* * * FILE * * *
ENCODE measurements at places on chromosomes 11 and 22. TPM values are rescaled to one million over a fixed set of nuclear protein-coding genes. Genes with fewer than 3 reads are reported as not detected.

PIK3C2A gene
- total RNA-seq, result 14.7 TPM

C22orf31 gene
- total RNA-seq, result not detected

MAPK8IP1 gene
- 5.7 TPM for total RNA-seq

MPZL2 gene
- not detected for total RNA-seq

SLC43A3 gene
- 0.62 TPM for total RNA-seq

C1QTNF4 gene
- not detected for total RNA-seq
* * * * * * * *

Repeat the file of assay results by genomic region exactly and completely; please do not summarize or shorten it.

ENCODE measurements at places on chromosomes 11 and 22. TPM values are rescaled to one million over a fixed set of nuclear protein-coding genes. Genes with fewer than 3 reads are reported as not detected.

PIK3C2A gene
- total RNA-seq, result 14.7 TPM

C22orf31 gene
- total RNA-seq, result not detected

MAPK8IP1 gene
- 5.7 TPM for total RNA-seq

MPZL2 gene
- not detected for total RNA-seq

SLC43A3 gene
- 0.62 TPM for total RNA-seq

C1QTNF4 gene
- not detected for total RNA-seq